By Zion Sealy
Alumnus Layne Batt '80 has been a part of the video broadcasting and production industry for more than 30 years. After graduating from FIU in 1980, Batt kick-started his career with WCIX TV Channel 6 and went on to ultimately earn a whopping 13 Emmy Awards for production.
Ten years into his career, Layne established his own production company, Time Capsule Films Inc., and, to this day, acts as video production and post-production specialist —working with many news stations and nonprofit organizations.
FIU News recently caught up with Batt—who holds a bachelor's in communications technology and journalism—to discuss his succesful 30-year run in the production industry.
How did you get started in the field of video production?
My first job in TV journalism was at WCIX TV Channel 6 as a news cinematographer and editor for the 10 p.m. newscast. We were shooting 16 mm reversal film with sound. We spliced the film and taped it back together – that was in the early days when you physically made the edit by hand. I was there for about a year and a half.
Then, I was asked to join WCKT/WSVN as a news photographer and news editor. I then went on to investigative videography and editing series and specials. I worked on sports features like the Grand Prix auto racing in Downtown Miami as well as the 24 Hours of Daytona. I continued in the promotions department and became senior post-production editor, shooting image campaigns and feature stories. We edited hard-hitting news spots throughout the day, highlighting the most important stories with updates that went into the evening hours.
I was at WSVN for 10 years and continued to work with them on a freelance basis until about 2014/15. Also, I joined up with America’s Most Wanted on their 80th capture and stayed on with them until their 300th; it was an amazing accomplishment that required all the skills I had learned from my news, sports, investigative videography years.
As a journalist, my work also was published in The Miami Herald, Tropic Magazine, New Times and Sun Sentinel's XS Magazine.
What’s been the coolest thing about your job?
I’m an Adobe Creative Cloud editor – I learned how powerful non-linear editing was on an Avid editing system. So I have witnessed the advancement of digital technology throughout the years. Non-linear editing was a breakthrough that we all prayed for and it happened; we can change our minds easily now and reconstruct the edits like a Word document.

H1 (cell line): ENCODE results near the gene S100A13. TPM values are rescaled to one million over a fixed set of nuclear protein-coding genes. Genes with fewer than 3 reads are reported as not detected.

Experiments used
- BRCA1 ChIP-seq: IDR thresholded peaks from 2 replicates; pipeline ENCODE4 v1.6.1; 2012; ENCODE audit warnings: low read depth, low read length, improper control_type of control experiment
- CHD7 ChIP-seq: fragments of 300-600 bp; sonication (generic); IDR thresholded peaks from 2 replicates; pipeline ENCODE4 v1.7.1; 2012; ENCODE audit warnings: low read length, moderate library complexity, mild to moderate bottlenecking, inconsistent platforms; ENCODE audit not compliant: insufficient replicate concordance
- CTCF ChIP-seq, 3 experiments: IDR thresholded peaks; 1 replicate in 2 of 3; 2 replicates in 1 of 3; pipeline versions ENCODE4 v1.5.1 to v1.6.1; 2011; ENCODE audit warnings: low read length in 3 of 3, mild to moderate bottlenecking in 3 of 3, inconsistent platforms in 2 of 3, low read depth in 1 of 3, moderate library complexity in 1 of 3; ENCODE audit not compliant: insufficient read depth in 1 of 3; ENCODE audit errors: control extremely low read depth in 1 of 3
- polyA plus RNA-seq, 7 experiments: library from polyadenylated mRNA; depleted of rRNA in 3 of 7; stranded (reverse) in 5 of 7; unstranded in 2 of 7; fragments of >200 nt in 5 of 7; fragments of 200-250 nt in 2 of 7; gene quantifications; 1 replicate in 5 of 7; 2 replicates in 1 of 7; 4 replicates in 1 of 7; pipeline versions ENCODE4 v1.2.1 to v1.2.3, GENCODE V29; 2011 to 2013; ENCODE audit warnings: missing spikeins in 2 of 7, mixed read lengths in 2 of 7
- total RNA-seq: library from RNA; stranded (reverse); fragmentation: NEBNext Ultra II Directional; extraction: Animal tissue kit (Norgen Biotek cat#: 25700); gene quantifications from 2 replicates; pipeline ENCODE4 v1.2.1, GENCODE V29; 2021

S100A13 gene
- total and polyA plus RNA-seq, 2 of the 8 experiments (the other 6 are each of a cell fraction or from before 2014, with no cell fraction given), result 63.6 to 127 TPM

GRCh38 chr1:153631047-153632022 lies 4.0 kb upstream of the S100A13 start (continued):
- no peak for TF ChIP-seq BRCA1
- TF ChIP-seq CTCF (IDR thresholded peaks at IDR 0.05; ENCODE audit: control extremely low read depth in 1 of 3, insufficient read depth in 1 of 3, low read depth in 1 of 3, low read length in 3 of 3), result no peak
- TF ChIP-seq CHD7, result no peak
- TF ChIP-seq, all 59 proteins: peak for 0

What does a typical day for you look like?
I do a lot of videography (using Canon DSLRs, Sony, Panasonic cameras and as well as iPhones). I’ve been working for non-profit organizations producing fundraising videos since the mid-90s, and I’m still passionately working on them today. I shot and edited a video for Marc Buoniconti, which raised millions for the Miami Project To Cure Paralysis and The Buoniconti Fund.
How was your FIU experience?
I liked FIU a lot; it was great to return for my last two years of college at FIU after I was honorably discharged from the Navy. I lived on board a Destroyer Escort ship for three years, traveling all over the world – I mainly joined to see the world and to become a better writer.
Were there any classes or professors that influenced where you are today?
Professor Jim Couch and my radio broadcast professors were very good.
How has FIU helped you get to where you are today in your career?
FIU opened up the doors to internships at television stations and production companies - very helpful!
What advice do you have for students interested in a career in your field?
Try to get your first video or your first written news story on the air as soon as possible, so you can see it airing and feel proud that you helped create it. Thousands of viewers, if not more, are seeing it and listening to it. You’ll soon be hooked and want to keep doing it and improving on what you learned - again and again and again.